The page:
• 2.17: Dictyostelium - A Cellular Slime Mold
      Dictyostelium is a 'cellular slime mold', a very unfamiliar (to most) organism that has proved to be useful as a 'model organism' to study significant biological processes, in particular, development. It has a multicellular stage that develops not as a result of a cell dividing repeatedly producing daughter cells all stuck together. Instead multicellularity is the result of the aggregation of many individual cells.
    • 2.18: Ephedra - Jointfir
      Ephedra (the common name is also ephedra, and it is also called jointfir) is a representative of a small, diverse group of seed plants that unfortunately has no common name. They are simply called 'the gnetophytes' after the name for the phylum, Gnetophyta.
    • 2.19: Euglena- a unicellular algae
      Euglena is a genus of unicellular, freshwater organisms that are very common in ponds and small bodies of water, especially if they are rich in nutrients and consequently high in algae (aka 'pond scum' ). Euglena itself is sometimes photosynthetic and is a component of the green sludge in such ponds. But at other times it is non-photosynthetic and is a component of the diverse group of organisms that are eating the green sludge or perhaps eating the other things that eat the green sludge.
    • 2.20: Ginkgo
      Gingko (Ginkgo biloba) is a commonly planted tree that many have probably seen but may not have distinguished from other trees. In spite of the fact that its form is very similar to most trees it has a number of distinct features. In particular, most trees are flowering plants (angiosperms) or conifers, ginkgo is neither!
    • 2.21: Glomeromycota- important mycorrhizal fungi
      The Glomeromycota are a very common, yet rarely seen, group of fungi. They are ubiquitous partners with angiosperms, forming associations called mycorrhizae, more specifically 'endomycorrhizae', also called vesicular/arbuscular (VA) mycorrhizae. Most plants (more than 80%) are mycorrhizal and most of these form endomycorrhizae with a fungal associate in the Glomeromycota.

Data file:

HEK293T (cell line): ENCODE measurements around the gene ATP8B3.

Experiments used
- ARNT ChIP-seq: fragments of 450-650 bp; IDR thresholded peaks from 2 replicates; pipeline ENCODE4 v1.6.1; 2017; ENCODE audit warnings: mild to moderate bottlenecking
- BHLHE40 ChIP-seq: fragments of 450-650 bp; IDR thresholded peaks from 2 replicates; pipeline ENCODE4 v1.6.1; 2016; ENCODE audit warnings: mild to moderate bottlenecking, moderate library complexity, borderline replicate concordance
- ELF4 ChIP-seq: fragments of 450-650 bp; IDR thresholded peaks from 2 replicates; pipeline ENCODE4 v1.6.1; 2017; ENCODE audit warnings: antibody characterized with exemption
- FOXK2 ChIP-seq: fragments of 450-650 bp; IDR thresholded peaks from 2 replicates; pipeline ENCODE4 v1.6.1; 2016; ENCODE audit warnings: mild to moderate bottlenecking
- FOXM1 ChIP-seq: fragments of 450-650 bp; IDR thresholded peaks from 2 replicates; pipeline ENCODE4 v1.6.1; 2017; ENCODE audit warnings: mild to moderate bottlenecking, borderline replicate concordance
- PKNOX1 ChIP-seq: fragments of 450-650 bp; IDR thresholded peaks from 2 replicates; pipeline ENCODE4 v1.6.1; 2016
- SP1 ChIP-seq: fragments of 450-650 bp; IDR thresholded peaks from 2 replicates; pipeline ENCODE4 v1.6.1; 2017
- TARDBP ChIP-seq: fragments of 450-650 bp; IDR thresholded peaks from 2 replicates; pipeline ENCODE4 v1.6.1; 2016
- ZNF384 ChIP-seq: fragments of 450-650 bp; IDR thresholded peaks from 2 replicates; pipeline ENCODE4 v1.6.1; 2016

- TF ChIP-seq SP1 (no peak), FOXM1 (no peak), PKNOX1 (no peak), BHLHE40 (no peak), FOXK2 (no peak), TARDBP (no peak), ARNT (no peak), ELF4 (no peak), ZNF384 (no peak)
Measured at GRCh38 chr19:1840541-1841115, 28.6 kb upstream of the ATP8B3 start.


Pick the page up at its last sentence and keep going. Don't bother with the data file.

• 2.22: Gonyaulax - A Dinoflagellate
      Gonyaulax is representative of a n important group of unicellular organisms, the Pyrrophyta (sometimes called Dinophyta). The common name for the group is the dinoflagellates. Like the Euglenophyta, the group contains both photosynthetic and non-photosynthetic forms. Gonyaulax and several other dinoflagellates are notable for their association with two familiar phenomena: ocean bioluminescence and red tides, although most dinoflagellates are not.
    • 2.23: Halobacterium
      Halobacterium is one of several organisms that can color high salt environments red, like the hypersaline pools in Owens Lake, California. Halobacteriumis significant not just for its tolerance of extreme salinity but also because it is a member of the Archaea and because it has some peculiar metabolic abilities.
    • 2.24: Hemlock
    • 2.25: Horsetails, the genus Equisetum
    • 2.26: Juniper
    • 2.27: Kelp - Laminaria, a brown algae
    • 2.28: Lungwort Lichen (Lobaria pumonaria)
    • 2.29: Marchantia - Thalloid Liverwort
    • 2.30: Marsilea - The 4-leaf Clover Fern
    • 2.31: Molds - Ubiquitous Fungi
    • 2.32: Nostoc - The Smallest Multicellular Organism
    • 2.33: Oedogonium- a filamentous green algae
      Oedogonium is representative of a number of organisms in a very diverse group, the green algae. In this book we consider several members of the green algae that illustrate a range in form and structure.
    • 2.34: Physarum - A Plasmodial Slime Mold
    • 2.35: Phytophthora
    • 2.36: Pinus - Pine Trees
    • 2.37: Polytrichium - Hairy Cap Moss
    • 2.38: Populus
    • 2.39: Potatoes- Solanum tuberosum
    • 2.40: Porphyra- an edible red algae
    • 2.41: Redwoods- the tallest and largest trees
    • 2.42: Rhizobium- nitrogen fixing bacteria
    • 2.43: Rhizopus
    • 2.44: Rice
    • 2.45: Rust fungi (order Pucciniales, formerly Uredinales)
    • 2.46: Sagebrush
    • 2.47: Sarracenia, a carnivorous plant
    • 2.48: Seaweed, Fucus- a brown algae
    • 2.49: Sensitive fern
    • 2.50: Soybeans (and other beans)